Introduction Today we’re introducing Project Pacific as a Technology Preview and we think it’s going to change the way you think about the cloud. Project Pacific is a re-architecture of vSphere with Kubernetes as its control plane. To a developer, Project Pacific looks like a Kubernetes cluster where they can use Kubernetes declarative syntax to The post Project Pacific – Technical Overview appeared first on VMware vSphere Blog.
Over the last decade cybersecurity spending by organisations has increased to such an extent that it now represents the largest part of many IT budgets but during that time breaches, and the costs associated with them have increased faster than the increase in spending says VMware CEO Pat Gelsinger.
Avi Networks is now part of VMware and our product is now called VMware NSX Advanced Load Balancer. You can read about it here in our press release from VMworld. But our story is far from over. The acquisition marked VMware’s official entry into the ADC (Application Delivery Controller) space. The Avi team, which remains The post Avi Networks — Same Team, Same Mission, New Home appeared first on Network Virtualization.
I have had a few folks ask about Nested ESXi support on VMware Cloud on AWS (VMC), so lets get that out of the way first. Nested ESXi is NOT supported by VMware on any of our platforms, whether that is an on-premises or a cloud environment like VMC or any 3rd party vendors that […]
In my series of blog posts on VMware vRealize Operations and the vRealize Suite, I’ve talked a lot about running vROps but all of it has been on-premises…. up until now! I must admit that I’m excited about all that is possible with VMware Cloud on AWS and to manage the VMC infrastructure, the recommended The post VMware Cloud on AWS and vRealize Operations = Better Together! – David Davis on vRealize Operations Post #49 appeared first on VMware Cloud Management .
This blogpost walks explains what VMware Cloud on AWS security policies are, and steps through setting up policies where we place multiple apps in the same subnet, but protect them with microsegmentation.
I’ll cover a recent design decision we had to make on whether or not to inject a default route from your on-premises network into VMConAWS.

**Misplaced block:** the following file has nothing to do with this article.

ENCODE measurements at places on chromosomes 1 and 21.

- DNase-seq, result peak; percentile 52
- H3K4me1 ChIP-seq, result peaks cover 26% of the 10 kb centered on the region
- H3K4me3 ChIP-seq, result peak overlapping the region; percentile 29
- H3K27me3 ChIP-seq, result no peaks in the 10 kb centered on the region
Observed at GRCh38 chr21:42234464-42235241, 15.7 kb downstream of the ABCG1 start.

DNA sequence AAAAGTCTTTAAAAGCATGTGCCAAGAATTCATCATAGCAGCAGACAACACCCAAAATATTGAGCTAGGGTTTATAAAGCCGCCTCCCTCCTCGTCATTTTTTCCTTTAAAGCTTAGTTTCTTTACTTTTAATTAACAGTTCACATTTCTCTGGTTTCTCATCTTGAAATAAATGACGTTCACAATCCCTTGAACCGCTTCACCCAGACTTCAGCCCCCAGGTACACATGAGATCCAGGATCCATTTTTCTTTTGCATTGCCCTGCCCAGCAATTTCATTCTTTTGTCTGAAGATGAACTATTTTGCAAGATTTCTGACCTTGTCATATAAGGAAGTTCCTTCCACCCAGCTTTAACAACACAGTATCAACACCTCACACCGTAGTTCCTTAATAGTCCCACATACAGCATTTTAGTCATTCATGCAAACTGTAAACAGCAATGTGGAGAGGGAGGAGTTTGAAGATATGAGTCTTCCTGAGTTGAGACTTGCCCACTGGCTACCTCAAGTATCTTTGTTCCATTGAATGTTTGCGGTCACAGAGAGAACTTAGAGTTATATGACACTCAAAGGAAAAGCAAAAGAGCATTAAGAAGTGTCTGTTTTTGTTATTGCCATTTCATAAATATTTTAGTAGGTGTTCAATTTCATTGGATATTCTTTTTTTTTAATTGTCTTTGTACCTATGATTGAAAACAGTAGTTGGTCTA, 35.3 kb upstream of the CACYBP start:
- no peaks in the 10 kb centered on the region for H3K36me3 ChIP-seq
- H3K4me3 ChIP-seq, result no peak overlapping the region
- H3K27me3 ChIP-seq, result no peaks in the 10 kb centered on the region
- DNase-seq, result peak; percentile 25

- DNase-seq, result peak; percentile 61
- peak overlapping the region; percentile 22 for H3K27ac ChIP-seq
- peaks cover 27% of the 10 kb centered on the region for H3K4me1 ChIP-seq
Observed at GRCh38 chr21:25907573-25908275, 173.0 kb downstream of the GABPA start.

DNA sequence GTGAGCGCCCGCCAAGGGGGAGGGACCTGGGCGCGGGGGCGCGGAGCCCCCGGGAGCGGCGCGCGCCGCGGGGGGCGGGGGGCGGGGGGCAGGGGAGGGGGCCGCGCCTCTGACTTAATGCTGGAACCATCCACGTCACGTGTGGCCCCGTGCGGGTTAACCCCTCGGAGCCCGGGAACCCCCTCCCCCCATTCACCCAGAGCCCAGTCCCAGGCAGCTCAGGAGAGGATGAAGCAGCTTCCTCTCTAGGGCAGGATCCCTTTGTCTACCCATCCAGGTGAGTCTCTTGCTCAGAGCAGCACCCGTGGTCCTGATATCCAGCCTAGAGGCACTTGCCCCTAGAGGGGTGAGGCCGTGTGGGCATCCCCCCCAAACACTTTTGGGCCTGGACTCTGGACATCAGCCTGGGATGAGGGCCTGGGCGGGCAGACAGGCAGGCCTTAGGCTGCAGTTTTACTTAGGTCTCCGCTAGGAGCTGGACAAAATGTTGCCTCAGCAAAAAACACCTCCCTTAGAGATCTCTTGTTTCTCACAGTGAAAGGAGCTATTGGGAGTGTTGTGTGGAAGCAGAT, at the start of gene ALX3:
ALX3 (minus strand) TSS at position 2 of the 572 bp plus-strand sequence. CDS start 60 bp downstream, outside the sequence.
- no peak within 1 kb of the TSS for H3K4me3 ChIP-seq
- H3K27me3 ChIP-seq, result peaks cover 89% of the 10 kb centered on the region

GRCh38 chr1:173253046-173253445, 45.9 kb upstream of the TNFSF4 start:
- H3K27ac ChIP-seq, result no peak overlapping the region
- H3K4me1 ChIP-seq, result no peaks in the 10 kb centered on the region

This may at first glance not sound like a big deal however depending on the customer’s topology and footprint i.e. if they have existing on-premises locations then it could be something you need to consider carefully.
For example egress costs for internet connectivity directly out of AWS are charged at a higher rate then egressing across a direct connect connection. Therefore if your customer already has an on-premises presence and infrastructure in-place it may well be more cost-effective to route and egress out of that instead.
The internet breakout within VMConAWS via the IGW is also unfiltered and not inspected, we only have the NSX L4 firewalls to protect us. If you did want to egress directly out of AWS you would need to stand up a transit VPC and deploy your own Layer 7 Next-Gen firewalls to inspect that traffic for you.
We also have an AWS limitation of only being able to receive 100 routes from your network in to AWS via BGP depending on the scale and topology of your network trying to summarise that network may be very difficult and may well push you over the 100 routes. If you do exceed the 100 route limit the BGP session will be terminated and connectivity lost over the direct connect so it is something you need to design against.
This particular customer has already invested in standing up an on-premises SDDC as well as the VMConAWS SDDC’s. This meant from a connectivity perspective they had already invested in L7 firewalls and security appliances for internet connectivity. Which meant in the immediate term we would route traffic across the direct connect and out of the on-premises internet breakout. This could always be revisited in the future as the VMC instance outgrows the on-premises deployments.
The above diagram covers how this would look from a traffic flow perspective, with internet traffic originating in VMC being routed over the direct connect and out of the on-premises egress point.
However; in making that design decision it raised a question around how this might affect VPN connectivity this is especially important if you want to use a Route Based IPSEC VPN as a back connectivity method. You have to understand that internet connectivity is terminated on the IGW (Internet Gateway) inside the shadow VPC and not directly on the Tier-0 (That looks to be a future release item). Therefore if we receive a default route from on-premises we would not be able to route out to the IGW from the Tier-0 for VPN connectivity as all traffic would be sent down the direct connect.
VMware has a solution for this little issue and that is to inject a /32 route into the Tier-0 for the destination VTI (Virtual Tunnel Interface). As an example to get to the destination VTI1 which is on-premises go via the Tier-0 —> IGW rather than over say the direct connect where the default route would push you.